Slow Chase will celebrate the October 13 single release with a live YouTube show at 9pm AEST before hitting the road for a string of dates.

17 October 2014 – Musicman Megastore, Bendigo
18 October 2014 – The Loft, Warrnambool
25 October 2014 – Crown & Anchor, Adelaide
31 October 2014 – Ding Dong Lounge, Melbourne
14 November 2014 – Barwon Club Hotel, Geelong
20 November 2014 – Frankie’s Pizza, Sydney

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After spending the better part of the year keeping Josh Pyke and Katie Noonan company on the road, Jack Carty is preparing to step into the spotlight for his own headlining tour. He’ll go it alone to promote his third full-length album Esk, which is sitting pretty in all good record stores now. It features the gorgeous single “Be Like the Water,” which you can take a listen to here.

The song’s a bit darker than previous single “The Joneses,” but it really showcases the diversity of this very special singer-songwriter. I just love its driving acoustic guitar and Jack’s husky vocals. If you do too, make sure you grab some tickets for one of these shows.

11 October 2014 – Royal Oak Hotel, Launceston
12 October 2014 – The Grand Poobah, Hobart
17 October 2014 – New Globe Theatre, Brisbane
18 October 2014 – Majestic Theatre, Pomona
19 October 2014 – Bon Amici Café, Toowoomba
23 October 2014 – Walton St, Te Awamutu
24 October 2014 – The Wine Cellar, Auckland
25 October 2014 – Menagerie @ Fringe, Wellington
26 October 2014 – Fringe Bar, Wellington
30 October 2014 – Babushka Lounge, Ballarat
1 November 2014 – Bridge Hotel, Castlemaine
2 November 2014 – The Loft, Warrnambool
6 November 2014 – Clancy’s Fish Pub, Fremantle
7 November 2014 – Prince of Wales, Bunbury
9 November 2014 – Four 5 Nine, Perth
13 November 2014 – Lizotte’s, Dee Why
14 November 2014 – The Commons, Newcastle
16 November 2014 – Flow Espresso Bar, Old Bar
20 November 2014 – The Pier, Port Macquarie
21 November 2014 – 5 Church Street, Bellingen
27 November 2014 – Brass Monkey, Cronulla
28 November 2014 – Captains @ Mariners, Batemans Bay
29 November 2014 – The Front, Canberra
30 November 2014 – Birdhouse Bar, Wagga Wagga
4 December 2014 – Howler, Melbourne
5 December 2014 – Kay St Saloon Bar, Traralgon
6 December 2014 – Montrose Town Centre, Montrose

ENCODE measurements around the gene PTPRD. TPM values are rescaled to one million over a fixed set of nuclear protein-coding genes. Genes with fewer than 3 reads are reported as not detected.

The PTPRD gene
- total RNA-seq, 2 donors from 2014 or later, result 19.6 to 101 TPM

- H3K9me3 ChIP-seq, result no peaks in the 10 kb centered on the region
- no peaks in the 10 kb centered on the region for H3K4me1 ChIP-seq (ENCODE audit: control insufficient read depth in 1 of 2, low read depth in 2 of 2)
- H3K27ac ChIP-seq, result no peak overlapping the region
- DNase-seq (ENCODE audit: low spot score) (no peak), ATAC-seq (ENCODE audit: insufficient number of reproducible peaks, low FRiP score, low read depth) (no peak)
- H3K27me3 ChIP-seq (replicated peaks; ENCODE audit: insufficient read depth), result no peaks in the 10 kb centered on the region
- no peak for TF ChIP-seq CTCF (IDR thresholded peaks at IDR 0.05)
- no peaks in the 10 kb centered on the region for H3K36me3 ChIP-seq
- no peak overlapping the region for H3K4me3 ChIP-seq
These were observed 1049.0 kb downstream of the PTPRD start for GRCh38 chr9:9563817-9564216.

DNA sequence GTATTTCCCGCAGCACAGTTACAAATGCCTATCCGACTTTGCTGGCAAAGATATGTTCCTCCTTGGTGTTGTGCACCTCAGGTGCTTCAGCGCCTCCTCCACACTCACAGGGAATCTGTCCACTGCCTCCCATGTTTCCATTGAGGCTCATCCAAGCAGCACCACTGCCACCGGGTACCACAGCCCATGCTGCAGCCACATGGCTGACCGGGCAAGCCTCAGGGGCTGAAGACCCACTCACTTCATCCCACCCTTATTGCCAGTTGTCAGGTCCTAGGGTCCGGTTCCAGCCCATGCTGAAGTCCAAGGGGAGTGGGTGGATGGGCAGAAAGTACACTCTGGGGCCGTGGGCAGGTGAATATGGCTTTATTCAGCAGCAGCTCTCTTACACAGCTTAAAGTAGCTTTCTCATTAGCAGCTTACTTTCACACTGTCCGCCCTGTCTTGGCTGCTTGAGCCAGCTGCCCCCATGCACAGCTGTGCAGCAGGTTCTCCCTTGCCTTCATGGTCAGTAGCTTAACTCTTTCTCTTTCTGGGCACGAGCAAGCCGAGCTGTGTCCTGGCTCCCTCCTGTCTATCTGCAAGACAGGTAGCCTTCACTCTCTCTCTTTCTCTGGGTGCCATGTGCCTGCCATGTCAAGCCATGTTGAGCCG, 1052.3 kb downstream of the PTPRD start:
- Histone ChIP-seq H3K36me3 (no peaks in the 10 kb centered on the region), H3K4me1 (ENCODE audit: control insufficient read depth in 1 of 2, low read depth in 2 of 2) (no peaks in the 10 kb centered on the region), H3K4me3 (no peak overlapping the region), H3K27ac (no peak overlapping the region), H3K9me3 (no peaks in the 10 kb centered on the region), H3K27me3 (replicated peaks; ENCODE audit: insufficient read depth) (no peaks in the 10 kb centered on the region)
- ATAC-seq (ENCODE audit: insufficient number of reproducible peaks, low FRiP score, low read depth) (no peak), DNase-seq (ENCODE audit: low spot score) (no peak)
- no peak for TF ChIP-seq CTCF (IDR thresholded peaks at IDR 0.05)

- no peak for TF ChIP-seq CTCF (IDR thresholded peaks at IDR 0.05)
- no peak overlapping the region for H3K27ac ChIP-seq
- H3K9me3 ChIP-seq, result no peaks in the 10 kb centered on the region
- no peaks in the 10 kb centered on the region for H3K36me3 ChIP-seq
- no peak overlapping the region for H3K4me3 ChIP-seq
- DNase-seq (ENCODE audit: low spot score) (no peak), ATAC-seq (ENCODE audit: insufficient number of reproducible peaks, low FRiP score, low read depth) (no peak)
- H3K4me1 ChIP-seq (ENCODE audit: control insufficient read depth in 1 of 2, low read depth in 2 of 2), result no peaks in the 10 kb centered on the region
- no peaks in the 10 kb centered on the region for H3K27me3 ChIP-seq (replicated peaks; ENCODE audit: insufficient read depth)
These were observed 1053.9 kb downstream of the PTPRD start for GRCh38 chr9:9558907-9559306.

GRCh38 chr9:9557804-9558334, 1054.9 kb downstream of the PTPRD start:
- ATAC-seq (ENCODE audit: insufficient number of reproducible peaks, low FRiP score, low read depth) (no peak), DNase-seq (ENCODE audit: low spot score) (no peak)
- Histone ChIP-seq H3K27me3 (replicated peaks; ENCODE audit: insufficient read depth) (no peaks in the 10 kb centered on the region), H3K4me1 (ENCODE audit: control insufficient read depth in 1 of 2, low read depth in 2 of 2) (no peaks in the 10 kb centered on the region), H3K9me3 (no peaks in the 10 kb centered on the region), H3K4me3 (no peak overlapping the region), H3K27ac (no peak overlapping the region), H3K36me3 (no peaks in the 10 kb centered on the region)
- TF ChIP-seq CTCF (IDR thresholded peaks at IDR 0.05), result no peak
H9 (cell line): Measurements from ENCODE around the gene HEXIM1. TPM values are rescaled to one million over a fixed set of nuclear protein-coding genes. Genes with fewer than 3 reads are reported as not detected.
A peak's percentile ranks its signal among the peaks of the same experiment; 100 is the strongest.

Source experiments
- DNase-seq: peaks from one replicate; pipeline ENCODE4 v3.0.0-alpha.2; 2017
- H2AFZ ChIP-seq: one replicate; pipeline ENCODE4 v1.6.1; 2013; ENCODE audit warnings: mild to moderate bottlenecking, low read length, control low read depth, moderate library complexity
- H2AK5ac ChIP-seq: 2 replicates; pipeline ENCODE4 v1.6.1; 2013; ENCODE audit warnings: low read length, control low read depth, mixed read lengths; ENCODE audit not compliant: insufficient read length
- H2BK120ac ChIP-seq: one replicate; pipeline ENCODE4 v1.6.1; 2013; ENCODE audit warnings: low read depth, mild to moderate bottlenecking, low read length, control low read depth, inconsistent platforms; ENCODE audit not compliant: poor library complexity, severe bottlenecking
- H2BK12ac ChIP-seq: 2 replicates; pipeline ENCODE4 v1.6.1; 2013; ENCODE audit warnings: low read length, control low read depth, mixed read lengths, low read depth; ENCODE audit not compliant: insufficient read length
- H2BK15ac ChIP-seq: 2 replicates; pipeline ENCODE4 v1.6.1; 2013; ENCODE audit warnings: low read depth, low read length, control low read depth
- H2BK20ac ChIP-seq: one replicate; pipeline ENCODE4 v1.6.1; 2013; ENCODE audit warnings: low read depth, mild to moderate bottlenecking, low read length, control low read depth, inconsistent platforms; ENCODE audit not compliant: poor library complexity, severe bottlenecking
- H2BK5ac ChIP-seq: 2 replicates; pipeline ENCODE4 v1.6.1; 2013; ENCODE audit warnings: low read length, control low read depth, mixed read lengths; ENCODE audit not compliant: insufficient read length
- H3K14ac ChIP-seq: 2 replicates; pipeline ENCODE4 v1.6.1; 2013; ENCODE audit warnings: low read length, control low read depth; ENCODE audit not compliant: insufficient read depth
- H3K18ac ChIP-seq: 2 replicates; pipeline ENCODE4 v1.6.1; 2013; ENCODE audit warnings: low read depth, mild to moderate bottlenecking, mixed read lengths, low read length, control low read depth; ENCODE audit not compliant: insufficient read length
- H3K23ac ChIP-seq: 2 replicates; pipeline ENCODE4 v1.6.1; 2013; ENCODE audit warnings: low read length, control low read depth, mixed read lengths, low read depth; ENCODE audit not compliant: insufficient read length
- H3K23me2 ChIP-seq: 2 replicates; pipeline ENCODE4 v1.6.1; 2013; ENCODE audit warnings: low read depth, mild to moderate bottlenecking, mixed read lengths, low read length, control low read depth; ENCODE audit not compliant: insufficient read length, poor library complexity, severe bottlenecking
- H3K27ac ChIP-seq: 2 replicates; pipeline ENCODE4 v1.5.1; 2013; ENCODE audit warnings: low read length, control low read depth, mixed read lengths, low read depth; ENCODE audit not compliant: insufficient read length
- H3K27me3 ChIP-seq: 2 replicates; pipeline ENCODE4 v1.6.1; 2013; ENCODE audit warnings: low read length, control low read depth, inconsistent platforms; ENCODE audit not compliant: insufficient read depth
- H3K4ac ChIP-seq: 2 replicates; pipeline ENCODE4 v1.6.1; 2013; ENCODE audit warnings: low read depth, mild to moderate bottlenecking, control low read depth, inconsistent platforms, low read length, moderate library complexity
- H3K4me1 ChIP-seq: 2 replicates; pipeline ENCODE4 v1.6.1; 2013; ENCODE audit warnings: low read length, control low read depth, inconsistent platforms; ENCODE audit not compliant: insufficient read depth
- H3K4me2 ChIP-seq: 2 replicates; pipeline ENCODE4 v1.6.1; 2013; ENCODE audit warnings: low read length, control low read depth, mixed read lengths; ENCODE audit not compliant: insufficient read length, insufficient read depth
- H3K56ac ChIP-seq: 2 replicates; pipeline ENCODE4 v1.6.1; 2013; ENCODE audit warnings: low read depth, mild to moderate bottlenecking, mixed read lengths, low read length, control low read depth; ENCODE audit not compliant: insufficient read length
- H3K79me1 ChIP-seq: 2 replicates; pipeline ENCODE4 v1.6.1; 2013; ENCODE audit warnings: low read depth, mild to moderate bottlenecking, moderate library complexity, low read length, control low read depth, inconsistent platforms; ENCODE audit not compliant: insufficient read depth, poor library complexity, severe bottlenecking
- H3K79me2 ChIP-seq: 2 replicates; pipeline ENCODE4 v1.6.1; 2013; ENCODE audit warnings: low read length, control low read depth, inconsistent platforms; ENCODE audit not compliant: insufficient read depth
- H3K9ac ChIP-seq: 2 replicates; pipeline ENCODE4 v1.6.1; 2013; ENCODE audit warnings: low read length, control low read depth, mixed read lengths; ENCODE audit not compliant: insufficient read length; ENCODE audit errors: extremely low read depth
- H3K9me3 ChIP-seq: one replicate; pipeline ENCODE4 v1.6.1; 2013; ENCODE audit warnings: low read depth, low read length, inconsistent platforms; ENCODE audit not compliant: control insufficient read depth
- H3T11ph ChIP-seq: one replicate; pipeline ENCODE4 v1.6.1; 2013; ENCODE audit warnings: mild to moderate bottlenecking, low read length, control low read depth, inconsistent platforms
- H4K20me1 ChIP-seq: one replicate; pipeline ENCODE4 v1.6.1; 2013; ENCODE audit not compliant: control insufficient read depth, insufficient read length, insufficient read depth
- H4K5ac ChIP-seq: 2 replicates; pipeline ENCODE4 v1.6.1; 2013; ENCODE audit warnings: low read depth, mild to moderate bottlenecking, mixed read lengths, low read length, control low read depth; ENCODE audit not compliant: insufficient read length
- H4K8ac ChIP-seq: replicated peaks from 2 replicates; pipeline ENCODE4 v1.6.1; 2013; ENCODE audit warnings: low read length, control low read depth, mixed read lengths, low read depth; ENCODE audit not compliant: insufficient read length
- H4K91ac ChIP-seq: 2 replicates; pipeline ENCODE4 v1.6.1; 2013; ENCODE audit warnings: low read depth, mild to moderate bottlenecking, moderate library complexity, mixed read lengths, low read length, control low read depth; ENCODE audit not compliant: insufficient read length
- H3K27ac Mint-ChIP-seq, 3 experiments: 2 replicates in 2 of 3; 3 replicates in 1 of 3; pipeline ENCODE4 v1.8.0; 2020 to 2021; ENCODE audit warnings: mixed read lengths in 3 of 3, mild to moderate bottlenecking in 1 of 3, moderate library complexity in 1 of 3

7 December 2014 – Bended, Geelong
11 December 2014 –The Grace Emily, Adelaide
12 December 2014 – Mars Hill Café, Parramatta
13 December 2014 – Venue 505, Sydney
14 December 2014 – Heritage Hotel, Wollongong

Image used with permission from Mucho Bravado

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Melbourne band Inventions chose their name because they never want to sit still. It’s the brainchild of frontman Jake Leaney, who spent time auditioning musicians who could help bring his video to life. Together they honed their unique blend of alternative-rock, pop, and punk for 12 months before unleashing their debut EP.

The epic lead single “Shadows” gives you a taste of what this band’s all about. It’s big and gutsy, perhaps even to the point of being melodramatic. But it doesn’t do things by halves, and I like that.

Inventions will celebrate the EP and single releases with a string of shows that kick off tomorrow night in their home town.

2 October 2014 – The Curtin, Melbourne
8 October 2014 – The Rosemount Hotel, Perth
10 October 2014 – Ya-Ya’s, Perth
11 October 2014 – YMCA HQ, Perth
23 October 2014 – The Crown & Anchor, Adelaide
1 November 2014 – The Evelyn Hotel, Melbourne
2 November 2014 – Wrangler Studios, Melbourne (ALL AGES)
6 November 2014 – Rad, Wollongong
8 November 2014 – Valve Bar, Sydney

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It seems like forever since we’ve seen an Aussie acts topping the singles charts, but The Veronicas have done it with their stunning newie “You Ruin Me.” I’ve had fun with songs from their last album, but I missed that strong emotional core that I felt ran through their earlier releases. They’ve rewarded my patience with this song, which I think is their best work. I’m so glad Australia’s embraced it!

After a few lean months in the singles charts, it’s great to see The Veronicas are one of a few local acts making their presence felt. Nathaniel’s super-fun ditty “Live Louder” has climbed one place to sit at number four this week. Timmy Trumpet feat. Savage have slipped a couple of spots to sit at number five with “FREAKS”.

It seems I missed the news that Missy Higgins had a new album coming out, but Australia hasn’t. Oz sits at number three on debut. Rock veteran Jimmy Barnes rounds out the top 10 with 30:30 Hindsight.

Click through to see this week’s top ten albums.
Read the rest of this entry…

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Mondayitis can hit hard, but Ballarat trio Twinsy are here to help you get through it with their single “Tear It Down.” The anthemic single is a real winner, with melodic hooks, driving drumbeats, and a sing-along chorus. It’s our first taste of Twinsy’s new EP Espiritus, which is due out on October 31.

“’Tear It Down’ started coming together while on tour, somewhere between New York and Washington and we ended up finishing it in a tent the day before we played Splendour in the Grass,” explained one third of the group, Guy Chappell.

Has “Tear It Down” impressed you?

Image used with permission from Dew Process

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If you’re looking for the next pop act to brighten up your weekend, then look no further than Perth four-piece Calm Collected. The lads recently released the catchy as hell single “Nothing Like the Movies” ahead of the October 13 launch of their EP Give Me Your Worst.

The quartet might not be breaking new ground here, but it’s an awful lot of fun. I love those big pop hooks, and I was tapping my toe in time before the song’s end. It’s also impressive that frontman Tim Tan writes the band’s songs himself and is a dab hand in the producer’s chair. Add the instrumental skills of all involved and you’ve got an act that’s got the edge over many of the pop artists on the charts.

Catch them at The Nexus Arts Centre in Adelaide on October 3.